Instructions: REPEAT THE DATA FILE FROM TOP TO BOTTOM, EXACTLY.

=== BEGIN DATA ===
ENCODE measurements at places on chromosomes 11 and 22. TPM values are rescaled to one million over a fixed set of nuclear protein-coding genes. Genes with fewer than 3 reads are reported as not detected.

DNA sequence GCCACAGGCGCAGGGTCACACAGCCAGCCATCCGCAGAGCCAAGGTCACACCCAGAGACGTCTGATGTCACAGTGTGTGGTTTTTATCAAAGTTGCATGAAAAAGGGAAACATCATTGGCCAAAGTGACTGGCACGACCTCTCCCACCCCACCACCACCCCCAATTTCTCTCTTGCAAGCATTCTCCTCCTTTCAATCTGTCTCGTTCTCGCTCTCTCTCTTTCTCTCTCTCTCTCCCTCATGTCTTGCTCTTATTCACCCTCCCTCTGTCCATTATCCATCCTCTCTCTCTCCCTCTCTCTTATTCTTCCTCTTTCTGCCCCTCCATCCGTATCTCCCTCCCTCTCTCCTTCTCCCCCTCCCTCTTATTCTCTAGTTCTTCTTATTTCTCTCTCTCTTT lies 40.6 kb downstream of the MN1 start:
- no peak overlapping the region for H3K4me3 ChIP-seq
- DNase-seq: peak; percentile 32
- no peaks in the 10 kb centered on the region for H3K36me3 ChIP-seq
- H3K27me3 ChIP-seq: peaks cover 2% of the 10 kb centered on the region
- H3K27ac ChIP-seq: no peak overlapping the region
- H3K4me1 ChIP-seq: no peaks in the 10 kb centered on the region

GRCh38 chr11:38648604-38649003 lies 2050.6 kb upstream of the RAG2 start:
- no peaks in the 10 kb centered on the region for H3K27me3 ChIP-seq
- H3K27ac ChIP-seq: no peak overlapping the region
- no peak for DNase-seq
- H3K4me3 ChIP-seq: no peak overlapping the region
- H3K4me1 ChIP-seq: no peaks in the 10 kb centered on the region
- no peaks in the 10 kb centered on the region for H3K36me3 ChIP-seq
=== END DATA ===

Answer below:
ENCODE measurements at places on chromosomes 11 and 22. TPM values are rescaled to one million over a fixed set of nuclear protein-coding genes. Genes with fewer than 3 reads are reported as not detected.

DNA sequence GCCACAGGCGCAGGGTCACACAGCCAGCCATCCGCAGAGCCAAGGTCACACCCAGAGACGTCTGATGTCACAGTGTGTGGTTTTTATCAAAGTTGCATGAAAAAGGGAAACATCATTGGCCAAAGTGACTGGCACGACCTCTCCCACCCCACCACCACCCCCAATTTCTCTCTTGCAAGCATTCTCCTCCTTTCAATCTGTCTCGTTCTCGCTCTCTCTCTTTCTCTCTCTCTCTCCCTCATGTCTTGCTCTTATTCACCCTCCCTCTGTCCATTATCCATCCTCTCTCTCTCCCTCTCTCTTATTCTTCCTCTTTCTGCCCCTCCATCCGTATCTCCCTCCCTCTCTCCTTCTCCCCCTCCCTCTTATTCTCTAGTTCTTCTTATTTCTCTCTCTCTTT lies 40.6 kb downstream of the MN1 start:
- no peak overlapping the region for H3K4me3 ChIP-seq
- DNase-seq: peak; percentile 32
- no peaks in the 10 kb centered on the region for H3K36me3 ChIP-seq
- H3K27me3 ChIP-seq: peaks cover 2% of the 10 kb centered on the region
- H3K27ac ChIP-seq: no peak overlapping the region
- H3K4me1 ChIP-seq: no peaks in the 10 kb centered on the region

GRCh38 chr11:38648604-38649003 lies 2050.6 kb upstream of the RAG2 start:
- no peaks in the 10 kb centered on the region for H3K27me3 ChIP-seq
- H3K27ac ChIP-seq: no peak overlapping the region
- no peak for DNase-seq
- H3K4me3 ChIP-seq: no peak overlapping the region
- H3K4me1 ChIP-seq: no peaks in the 10 kb centered on the region
- no peaks in the 10 kb centered on the region for H3K36me3 ChIP-seq